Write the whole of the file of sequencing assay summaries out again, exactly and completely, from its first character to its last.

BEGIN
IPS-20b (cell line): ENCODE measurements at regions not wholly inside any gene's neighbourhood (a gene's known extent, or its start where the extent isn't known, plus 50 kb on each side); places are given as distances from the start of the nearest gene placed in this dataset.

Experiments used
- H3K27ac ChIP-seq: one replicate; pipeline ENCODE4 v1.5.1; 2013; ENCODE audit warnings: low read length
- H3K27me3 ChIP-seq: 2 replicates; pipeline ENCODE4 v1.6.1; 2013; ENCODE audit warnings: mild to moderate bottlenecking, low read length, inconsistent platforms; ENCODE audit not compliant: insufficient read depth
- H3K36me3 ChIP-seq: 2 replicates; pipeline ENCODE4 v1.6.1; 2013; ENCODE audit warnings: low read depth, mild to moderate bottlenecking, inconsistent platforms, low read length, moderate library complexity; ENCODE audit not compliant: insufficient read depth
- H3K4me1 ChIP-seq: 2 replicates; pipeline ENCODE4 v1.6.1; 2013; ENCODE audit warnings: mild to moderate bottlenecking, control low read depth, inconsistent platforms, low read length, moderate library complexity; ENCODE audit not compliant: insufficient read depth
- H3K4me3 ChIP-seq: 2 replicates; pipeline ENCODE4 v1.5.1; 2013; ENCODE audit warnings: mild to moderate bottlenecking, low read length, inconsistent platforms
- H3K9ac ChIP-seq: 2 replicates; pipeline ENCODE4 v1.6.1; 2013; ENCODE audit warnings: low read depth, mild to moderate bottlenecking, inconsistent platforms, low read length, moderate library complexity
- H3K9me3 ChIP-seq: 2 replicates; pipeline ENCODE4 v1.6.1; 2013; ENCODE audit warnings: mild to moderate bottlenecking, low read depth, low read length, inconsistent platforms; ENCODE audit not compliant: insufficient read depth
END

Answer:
IPS-20b (cell line): ENCODE measurements at regions not wholly inside any gene's neighbourhood (a gene's known extent, or its start where the extent isn't known, plus 50 kb on each side); places are given as distances from the start of the nearest gene placed in this dataset.

Experiments used
- H3K27ac ChIP-seq: one replicate; pipeline ENCODE4 v1.5.1; 2013; ENCODE audit warnings: low read length
- H3K27me3 ChIP-seq: 2 replicates; pipeline ENCODE4 v1.6.1; 2013; ENCODE audit warnings: mild to moderate bottlenecking, low read length, inconsistent platforms; ENCODE audit not compliant: insufficient read depth
- H3K36me3 ChIP-seq: 2 replicates; pipeline ENCODE4 v1.6.1; 2013; ENCODE audit warnings: low read depth, mild to moderate bottlenecking, inconsistent platforms, low read length, moderate library complexity; ENCODE audit not compliant: insufficient read depth
- H3K4me1 ChIP-seq: 2 replicates; pipeline ENCODE4 v1.6.1; 2013; ENCODE audit warnings: mild to moderate bottlenecking, control low read depth, inconsistent platforms, low read length, moderate library complexity; ENCODE audit not compliant: insufficient read depth
- H3K4me3 ChIP-seq: 2 replicates; pipeline ENCODE4 v1.5.1; 2013; ENCODE audit warnings: mild to moderate bottlenecking, low read length, inconsistent platforms
- H3K9ac ChIP-seq: 2 replicates; pipeline ENCODE4 v1.6.1; 2013; ENCODE audit warnings: low read depth, mild to moderate bottlenecking, inconsistent platforms, low read length, moderate library complexity
- H3K9me3 ChIP-seq: 2 replicates; pipeline ENCODE4 v1.6.1; 2013; ENCODE audit warnings: mild to moderate bottlenecking, low read depth, low read length, inconsistent platforms; ENCODE audit not compliant: insufficient read depth